Words of Advice:

"Never Feel Sorry For Anyone Who Owns an Airplane."-- Tina Marie

If Something Seems To Be Too Good To Be True, It's Best To Shoot It, Just In Case." -- Fiona Glenanne

Flying the Airplane is More Important than Radioing Your Plight to a Person on the Ground
Who is Incapable of Understanding or Doing Anything About It.
" -- Unknown

"There seems to be almost no problem that Congress cannot, by diligent efforts and careful legislative drafting, make ten times worse." -- Me

"What the hell is an `Aluminum Falcon'?" -- Emperor Palpatine

"Eck!" -- George the Cat

Sunday, September 11, 2016

Your Sunday Morning Prop Noise


Air-show announcers should be seen and not heard. Or heard less often.


Ole Phat Stu said...

I always thought the P38s were Merlin-powered, but didn't hear the Merlin howl as they flew over :-(

Was I wrong?

Keaaukane said...

You might be. Wikipedia sez an Allison V-1710 12 cylinder, but I don't know if that is a variant of the Merlin.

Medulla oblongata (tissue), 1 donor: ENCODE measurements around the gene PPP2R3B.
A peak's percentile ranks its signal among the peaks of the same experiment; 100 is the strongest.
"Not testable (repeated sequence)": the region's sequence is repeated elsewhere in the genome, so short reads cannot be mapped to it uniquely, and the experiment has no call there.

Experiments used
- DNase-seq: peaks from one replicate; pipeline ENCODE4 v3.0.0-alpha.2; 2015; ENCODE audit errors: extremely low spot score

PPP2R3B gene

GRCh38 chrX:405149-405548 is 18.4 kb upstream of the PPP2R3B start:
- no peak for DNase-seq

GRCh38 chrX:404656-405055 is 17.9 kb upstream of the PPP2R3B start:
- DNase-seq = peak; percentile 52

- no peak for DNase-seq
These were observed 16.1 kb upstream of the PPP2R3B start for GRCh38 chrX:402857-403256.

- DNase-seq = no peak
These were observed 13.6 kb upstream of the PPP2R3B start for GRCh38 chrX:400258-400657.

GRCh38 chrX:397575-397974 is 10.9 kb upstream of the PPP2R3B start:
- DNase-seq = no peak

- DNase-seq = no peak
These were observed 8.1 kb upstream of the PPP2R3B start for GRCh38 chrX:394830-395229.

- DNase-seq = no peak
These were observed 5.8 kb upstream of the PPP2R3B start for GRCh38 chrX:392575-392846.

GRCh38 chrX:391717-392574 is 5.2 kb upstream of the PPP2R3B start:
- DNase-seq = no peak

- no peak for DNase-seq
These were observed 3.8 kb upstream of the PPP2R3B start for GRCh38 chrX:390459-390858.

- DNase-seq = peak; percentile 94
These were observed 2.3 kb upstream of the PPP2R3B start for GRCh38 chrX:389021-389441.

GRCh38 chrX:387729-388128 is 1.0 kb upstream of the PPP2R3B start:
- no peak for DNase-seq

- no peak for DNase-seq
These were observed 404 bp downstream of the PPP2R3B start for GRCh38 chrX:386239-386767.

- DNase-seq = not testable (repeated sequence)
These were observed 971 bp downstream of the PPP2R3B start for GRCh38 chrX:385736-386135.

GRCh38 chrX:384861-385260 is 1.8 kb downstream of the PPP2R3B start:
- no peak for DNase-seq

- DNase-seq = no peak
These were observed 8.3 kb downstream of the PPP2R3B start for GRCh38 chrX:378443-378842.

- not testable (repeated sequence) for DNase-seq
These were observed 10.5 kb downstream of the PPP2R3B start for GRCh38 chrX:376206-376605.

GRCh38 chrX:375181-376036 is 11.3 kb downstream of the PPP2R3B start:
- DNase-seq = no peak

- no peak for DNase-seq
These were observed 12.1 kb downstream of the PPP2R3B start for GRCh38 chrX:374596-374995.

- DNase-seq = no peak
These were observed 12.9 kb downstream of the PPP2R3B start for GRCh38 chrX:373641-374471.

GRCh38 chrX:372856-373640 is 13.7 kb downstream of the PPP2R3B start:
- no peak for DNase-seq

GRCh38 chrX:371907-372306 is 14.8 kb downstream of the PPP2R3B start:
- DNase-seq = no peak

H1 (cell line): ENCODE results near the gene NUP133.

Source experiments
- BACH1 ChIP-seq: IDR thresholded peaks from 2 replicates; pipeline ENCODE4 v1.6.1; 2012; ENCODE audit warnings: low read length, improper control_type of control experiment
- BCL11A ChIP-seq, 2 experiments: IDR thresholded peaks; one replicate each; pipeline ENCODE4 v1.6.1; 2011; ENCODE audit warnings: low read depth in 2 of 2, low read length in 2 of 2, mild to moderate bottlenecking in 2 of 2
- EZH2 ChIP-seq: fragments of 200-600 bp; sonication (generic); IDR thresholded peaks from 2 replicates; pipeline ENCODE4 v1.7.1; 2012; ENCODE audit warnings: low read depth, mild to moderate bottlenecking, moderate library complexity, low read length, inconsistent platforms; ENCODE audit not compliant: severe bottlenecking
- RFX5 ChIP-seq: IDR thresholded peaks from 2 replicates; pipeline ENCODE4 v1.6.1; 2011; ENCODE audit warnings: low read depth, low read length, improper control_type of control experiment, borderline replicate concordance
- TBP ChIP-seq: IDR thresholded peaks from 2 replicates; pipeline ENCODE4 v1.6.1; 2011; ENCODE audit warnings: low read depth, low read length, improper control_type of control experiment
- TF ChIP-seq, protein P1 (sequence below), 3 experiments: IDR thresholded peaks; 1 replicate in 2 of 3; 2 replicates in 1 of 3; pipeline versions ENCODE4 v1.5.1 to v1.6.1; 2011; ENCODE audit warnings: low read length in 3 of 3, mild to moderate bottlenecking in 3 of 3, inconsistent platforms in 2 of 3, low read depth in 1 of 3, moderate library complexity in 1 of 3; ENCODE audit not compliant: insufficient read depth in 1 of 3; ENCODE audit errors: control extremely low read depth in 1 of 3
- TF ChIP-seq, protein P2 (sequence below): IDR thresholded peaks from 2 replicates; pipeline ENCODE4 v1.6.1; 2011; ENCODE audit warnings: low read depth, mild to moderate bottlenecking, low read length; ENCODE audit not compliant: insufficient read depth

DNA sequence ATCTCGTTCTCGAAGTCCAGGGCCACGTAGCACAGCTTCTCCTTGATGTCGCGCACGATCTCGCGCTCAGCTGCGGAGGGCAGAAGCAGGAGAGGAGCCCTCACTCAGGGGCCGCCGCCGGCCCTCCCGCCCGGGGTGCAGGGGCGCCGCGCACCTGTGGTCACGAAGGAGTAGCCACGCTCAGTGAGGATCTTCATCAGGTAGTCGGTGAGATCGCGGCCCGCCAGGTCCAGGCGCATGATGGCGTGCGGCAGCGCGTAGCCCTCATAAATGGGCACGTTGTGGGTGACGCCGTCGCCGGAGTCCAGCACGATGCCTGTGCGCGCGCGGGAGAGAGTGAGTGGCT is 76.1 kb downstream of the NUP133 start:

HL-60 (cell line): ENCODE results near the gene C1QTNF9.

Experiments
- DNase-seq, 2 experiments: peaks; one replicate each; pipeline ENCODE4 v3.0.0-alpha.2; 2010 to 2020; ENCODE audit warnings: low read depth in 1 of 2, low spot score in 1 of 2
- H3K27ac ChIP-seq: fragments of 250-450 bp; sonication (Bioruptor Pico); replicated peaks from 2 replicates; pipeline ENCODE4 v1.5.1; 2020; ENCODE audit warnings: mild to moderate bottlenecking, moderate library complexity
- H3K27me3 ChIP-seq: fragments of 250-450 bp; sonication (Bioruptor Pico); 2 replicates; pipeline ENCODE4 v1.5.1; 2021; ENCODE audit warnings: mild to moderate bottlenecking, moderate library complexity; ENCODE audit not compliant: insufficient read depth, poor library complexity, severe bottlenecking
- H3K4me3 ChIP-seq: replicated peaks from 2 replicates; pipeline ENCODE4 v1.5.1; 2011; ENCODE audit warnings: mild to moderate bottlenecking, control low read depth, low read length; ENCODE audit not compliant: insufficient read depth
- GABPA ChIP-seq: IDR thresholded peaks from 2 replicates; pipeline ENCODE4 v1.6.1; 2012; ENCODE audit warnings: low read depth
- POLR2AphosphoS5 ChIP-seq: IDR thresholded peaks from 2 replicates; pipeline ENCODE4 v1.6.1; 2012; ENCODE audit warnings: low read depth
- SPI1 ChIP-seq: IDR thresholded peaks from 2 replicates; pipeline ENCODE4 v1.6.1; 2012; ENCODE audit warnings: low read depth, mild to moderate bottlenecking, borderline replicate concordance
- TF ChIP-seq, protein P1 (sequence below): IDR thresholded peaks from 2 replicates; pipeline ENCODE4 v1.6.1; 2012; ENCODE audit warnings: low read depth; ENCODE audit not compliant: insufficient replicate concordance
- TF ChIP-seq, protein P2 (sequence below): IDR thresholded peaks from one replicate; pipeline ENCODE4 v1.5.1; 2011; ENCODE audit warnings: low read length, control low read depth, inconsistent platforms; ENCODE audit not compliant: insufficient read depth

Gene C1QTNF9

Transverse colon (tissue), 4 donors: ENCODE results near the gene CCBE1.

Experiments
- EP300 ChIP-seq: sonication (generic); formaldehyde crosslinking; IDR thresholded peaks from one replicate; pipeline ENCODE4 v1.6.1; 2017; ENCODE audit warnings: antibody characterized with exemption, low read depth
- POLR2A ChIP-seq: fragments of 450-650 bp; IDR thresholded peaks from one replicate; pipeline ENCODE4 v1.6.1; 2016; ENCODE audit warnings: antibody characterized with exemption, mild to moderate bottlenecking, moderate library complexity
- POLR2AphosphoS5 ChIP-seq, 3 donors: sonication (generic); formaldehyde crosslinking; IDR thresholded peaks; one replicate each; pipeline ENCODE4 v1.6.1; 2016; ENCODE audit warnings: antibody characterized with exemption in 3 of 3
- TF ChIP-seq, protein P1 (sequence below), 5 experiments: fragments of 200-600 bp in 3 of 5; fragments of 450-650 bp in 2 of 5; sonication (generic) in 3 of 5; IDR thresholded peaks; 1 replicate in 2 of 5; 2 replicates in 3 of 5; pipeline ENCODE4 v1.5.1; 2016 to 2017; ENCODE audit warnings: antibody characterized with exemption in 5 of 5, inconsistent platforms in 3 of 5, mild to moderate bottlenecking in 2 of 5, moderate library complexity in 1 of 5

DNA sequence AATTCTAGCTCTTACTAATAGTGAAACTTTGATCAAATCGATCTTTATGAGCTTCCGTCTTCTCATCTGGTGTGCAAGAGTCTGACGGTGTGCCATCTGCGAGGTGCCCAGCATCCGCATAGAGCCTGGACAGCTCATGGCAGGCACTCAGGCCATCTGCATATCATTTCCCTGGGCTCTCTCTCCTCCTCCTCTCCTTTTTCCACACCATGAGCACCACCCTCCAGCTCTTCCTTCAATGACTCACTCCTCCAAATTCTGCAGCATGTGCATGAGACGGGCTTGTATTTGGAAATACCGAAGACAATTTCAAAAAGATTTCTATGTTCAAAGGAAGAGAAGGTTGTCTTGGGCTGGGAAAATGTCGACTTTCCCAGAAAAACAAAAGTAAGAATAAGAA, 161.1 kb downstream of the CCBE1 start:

3383 said...

The Allison was intended from the first to power the Lightning. The engine lost power at altitude when used in the P-39 and P-40 because they were normally aspirated; the P-38 turbocharged the engine.
The Merlin was supercharged; this is the biggest reason for different exhaust notes from each engine type.

OldAFSarge said...

Beautiful birds.

deadstick said...

The turbos on the P-38s gave a lot of trouble in cold air, and it turned out that the right way to go high in Europe was with an engine-driven supercharger (which the Allison had) plus an intercooler (which it didn't). Without the intercooler the supercharger couldn't really do its job...the Merlin had one and became the ideal European engine.

The P-38, however, worked quite well in the warm Pacific environment.

montag said...

The P-38 was also a great beer cooler in the Pacific. With no cockpit heat and a storage space big enough for several cases, the chosen pilot would fill up and fly up to a properly cold altitude, flying around until he felt cold. Then he would zoom back to land so everyone could enjoy a cold frosty one.

J4rh34d said...

I loves me the Allison. It was the first production engine producing more than 1000 horsepower. Yes, before the Merlin and the DB601. Its connecting rods are the favored replacement in the Merlins racing today. (Fewer stress risers.)

The P-38 did have an intercooler, but it OVERcooled the intake air, and that is why it performed better in warmer air.